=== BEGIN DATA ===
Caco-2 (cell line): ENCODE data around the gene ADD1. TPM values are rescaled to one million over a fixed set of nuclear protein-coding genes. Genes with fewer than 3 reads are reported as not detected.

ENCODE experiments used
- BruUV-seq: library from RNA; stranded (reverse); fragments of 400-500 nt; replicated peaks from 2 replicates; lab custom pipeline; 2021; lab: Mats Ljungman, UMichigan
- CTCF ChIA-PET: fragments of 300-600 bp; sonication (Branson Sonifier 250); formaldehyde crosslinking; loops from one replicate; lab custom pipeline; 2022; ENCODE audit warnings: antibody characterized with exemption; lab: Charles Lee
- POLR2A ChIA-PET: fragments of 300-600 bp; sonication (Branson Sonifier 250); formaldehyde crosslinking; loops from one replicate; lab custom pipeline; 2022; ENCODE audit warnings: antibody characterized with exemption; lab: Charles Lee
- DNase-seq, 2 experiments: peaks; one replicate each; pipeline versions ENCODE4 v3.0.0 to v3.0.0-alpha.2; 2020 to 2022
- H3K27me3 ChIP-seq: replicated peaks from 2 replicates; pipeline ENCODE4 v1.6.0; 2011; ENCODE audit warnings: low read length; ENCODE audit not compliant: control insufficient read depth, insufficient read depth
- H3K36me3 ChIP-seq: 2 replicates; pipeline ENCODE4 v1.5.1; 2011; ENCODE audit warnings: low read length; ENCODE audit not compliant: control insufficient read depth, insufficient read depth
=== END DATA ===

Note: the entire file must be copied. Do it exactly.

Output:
Caco-2 (cell line): ENCODE data around the gene ADD1. TPM values are rescaled to one million over a fixed set of nuclear protein-coding genes. Genes with fewer than 3 reads are reported as not detected.

ENCODE experiments used
- BruUV-seq: library from RNA; stranded (reverse); fragments of 400-500 nt; replicated peaks from 2 replicates; lab custom pipeline; 2021; lab: Mats Ljungman, UMichigan
- CTCF ChIA-PET: fragments of 300-600 bp; sonication (Branson Sonifier 250); formaldehyde crosslinking; loops from one replicate; lab custom pipeline; 2022; ENCODE audit warnings: antibody characterized with exemption; lab: Charles Lee
- POLR2A ChIA-PET: fragments of 300-600 bp; sonication (Branson Sonifier 250); formaldehyde crosslinking; loops from one replicate; lab custom pipeline; 2022; ENCODE audit warnings: antibody characterized with exemption; lab: Charles Lee
- DNase-seq, 2 experiments: peaks; one replicate each; pipeline versions ENCODE4 v3.0.0 to v3.0.0-alpha.2; 2020 to 2022
- H3K27me3 ChIP-seq: replicated peaks from 2 replicates; pipeline ENCODE4 v1.6.0; 2011; ENCODE audit warnings: low read length; ENCODE audit not compliant: control insufficient read depth, insufficient read depth
- H3K36me3 ChIP-seq: 2 replicates; pipeline ENCODE4 v1.5.1; 2011; ENCODE audit warnings: low read length; ENCODE audit not compliant: control insufficient read depth, insufficient read depth